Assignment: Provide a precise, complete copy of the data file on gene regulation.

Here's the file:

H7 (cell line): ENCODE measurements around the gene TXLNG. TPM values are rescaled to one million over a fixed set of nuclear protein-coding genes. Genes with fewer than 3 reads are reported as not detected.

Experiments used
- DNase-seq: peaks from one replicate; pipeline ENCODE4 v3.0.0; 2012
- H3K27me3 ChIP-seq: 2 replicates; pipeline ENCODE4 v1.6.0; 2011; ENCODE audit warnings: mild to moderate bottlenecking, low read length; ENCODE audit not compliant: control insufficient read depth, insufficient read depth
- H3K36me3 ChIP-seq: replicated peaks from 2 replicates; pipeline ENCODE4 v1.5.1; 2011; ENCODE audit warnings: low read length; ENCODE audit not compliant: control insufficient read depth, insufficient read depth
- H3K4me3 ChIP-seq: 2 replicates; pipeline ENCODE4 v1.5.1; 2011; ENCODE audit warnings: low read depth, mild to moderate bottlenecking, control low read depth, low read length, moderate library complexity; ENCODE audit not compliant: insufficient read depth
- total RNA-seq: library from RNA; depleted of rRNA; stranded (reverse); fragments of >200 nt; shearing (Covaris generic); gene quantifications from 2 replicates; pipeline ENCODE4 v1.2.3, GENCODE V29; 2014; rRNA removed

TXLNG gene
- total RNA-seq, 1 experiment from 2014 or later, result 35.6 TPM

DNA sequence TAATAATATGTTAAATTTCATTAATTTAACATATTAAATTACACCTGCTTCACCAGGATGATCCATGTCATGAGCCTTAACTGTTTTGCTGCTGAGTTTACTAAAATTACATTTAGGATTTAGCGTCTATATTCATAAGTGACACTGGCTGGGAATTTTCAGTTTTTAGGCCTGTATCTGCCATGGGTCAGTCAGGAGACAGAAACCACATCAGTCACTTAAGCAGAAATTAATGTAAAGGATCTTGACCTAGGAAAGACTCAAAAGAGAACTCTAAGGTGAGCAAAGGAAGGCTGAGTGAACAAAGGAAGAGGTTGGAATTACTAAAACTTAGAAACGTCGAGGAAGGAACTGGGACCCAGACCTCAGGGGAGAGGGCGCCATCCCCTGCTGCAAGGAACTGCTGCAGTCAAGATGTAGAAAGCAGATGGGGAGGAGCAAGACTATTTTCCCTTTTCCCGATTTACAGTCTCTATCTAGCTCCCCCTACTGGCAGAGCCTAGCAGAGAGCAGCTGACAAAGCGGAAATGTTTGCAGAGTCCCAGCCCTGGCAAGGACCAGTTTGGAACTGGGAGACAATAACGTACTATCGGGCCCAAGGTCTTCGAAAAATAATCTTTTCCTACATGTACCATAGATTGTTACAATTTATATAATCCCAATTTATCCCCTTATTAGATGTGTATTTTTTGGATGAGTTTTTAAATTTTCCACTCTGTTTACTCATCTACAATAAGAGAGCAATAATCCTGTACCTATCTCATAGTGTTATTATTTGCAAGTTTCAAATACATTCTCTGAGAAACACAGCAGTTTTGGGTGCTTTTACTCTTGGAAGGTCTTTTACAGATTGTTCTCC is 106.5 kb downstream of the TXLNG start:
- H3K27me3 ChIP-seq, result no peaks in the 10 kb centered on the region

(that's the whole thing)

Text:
H7 (cell line): ENCODE measurements around the gene TXLNG. TPM values are rescaled to one million over a fixed set of nuclear protein-coding genes. Genes with fewer than 3 reads are reported as not detected.

Experiments used
- DNase-seq: peaks from one replicate; pipeline ENCODE4 v3.0.0; 2012
- H3K27me3 ChIP-seq: 2 replicates; pipeline ENCODE4 v1.6.0; 2011; ENCODE audit warnings: mild to moderate bottlenecking, low read length; ENCODE audit not compliant: control insufficient read depth, insufficient read depth
- H3K36me3 ChIP-seq: replicated peaks from 2 replicates; pipeline ENCODE4 v1.5.1; 2011; ENCODE audit warnings: low read length; ENCODE audit not compliant: control insufficient read depth, insufficient read depth
- H3K4me3 ChIP-seq: 2 replicates; pipeline ENCODE4 v1.5.1; 2011; ENCODE audit warnings: low read depth, mild to moderate bottlenecking, control low read depth, low read length, moderate library complexity; ENCODE audit not compliant: insufficient read depth
- total RNA-seq: library from RNA; depleted of rRNA; stranded (reverse); fragments of >200 nt; shearing (Covaris generic); gene quantifications from 2 replicates; pipeline ENCODE4 v1.2.3, GENCODE V29; 2014; rRNA removed

TXLNG gene
- total RNA-seq, 1 experiment from 2014 or later, result 35.6 TPM

DNA sequence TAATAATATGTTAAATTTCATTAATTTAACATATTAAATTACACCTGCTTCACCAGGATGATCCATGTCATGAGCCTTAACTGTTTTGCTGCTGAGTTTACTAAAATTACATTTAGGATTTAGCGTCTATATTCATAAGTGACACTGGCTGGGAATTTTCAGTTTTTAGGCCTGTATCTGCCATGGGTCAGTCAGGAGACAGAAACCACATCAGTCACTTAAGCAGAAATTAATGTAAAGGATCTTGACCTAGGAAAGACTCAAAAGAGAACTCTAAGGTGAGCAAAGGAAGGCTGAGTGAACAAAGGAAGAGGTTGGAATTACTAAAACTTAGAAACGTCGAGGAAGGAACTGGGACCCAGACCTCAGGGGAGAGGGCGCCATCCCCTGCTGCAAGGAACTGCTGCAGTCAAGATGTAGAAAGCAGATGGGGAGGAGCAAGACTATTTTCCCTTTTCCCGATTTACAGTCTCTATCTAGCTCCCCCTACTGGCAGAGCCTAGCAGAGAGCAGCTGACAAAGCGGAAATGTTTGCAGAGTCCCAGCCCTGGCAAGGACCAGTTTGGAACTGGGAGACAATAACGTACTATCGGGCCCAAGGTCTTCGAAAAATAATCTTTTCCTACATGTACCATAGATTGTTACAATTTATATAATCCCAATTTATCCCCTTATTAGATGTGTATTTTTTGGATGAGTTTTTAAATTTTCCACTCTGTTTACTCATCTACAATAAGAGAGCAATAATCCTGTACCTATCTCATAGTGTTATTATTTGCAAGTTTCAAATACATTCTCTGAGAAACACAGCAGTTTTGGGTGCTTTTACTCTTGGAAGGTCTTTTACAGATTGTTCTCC is 106.5 kb downstream of the TXLNG start:
- H3K27me3 ChIP-seq, result no peaks in the 10 kb centered on the region